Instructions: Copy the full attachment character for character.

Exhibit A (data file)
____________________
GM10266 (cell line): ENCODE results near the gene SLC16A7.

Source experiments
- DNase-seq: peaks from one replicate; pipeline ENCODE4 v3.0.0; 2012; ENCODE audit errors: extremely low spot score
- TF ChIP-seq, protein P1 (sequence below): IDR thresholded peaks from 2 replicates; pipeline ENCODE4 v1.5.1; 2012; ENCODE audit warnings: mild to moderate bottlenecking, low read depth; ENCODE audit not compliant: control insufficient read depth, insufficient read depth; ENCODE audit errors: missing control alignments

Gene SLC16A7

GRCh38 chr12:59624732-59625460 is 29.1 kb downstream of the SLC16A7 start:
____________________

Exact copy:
GM10266 (cell line): ENCODE results near the gene SLC16A7.

Source experiments
- DNase-seq: peaks from one replicate; pipeline ENCODE4 v3.0.0; 2012; ENCODE audit errors: extremely low spot score
- TF ChIP-seq, protein P1 (sequence below): IDR thresholded peaks from 2 replicates; pipeline ENCODE4 v1.5.1; 2012; ENCODE audit warnings: mild to moderate bottlenecking, low read depth; ENCODE audit not compliant: control insufficient read depth, insufficient read depth; ENCODE audit errors: missing control alignments

Gene SLC16A7

GRCh38 chr12:59624732-59625460 is 29.1 kb downstream of the SLC16A7 start: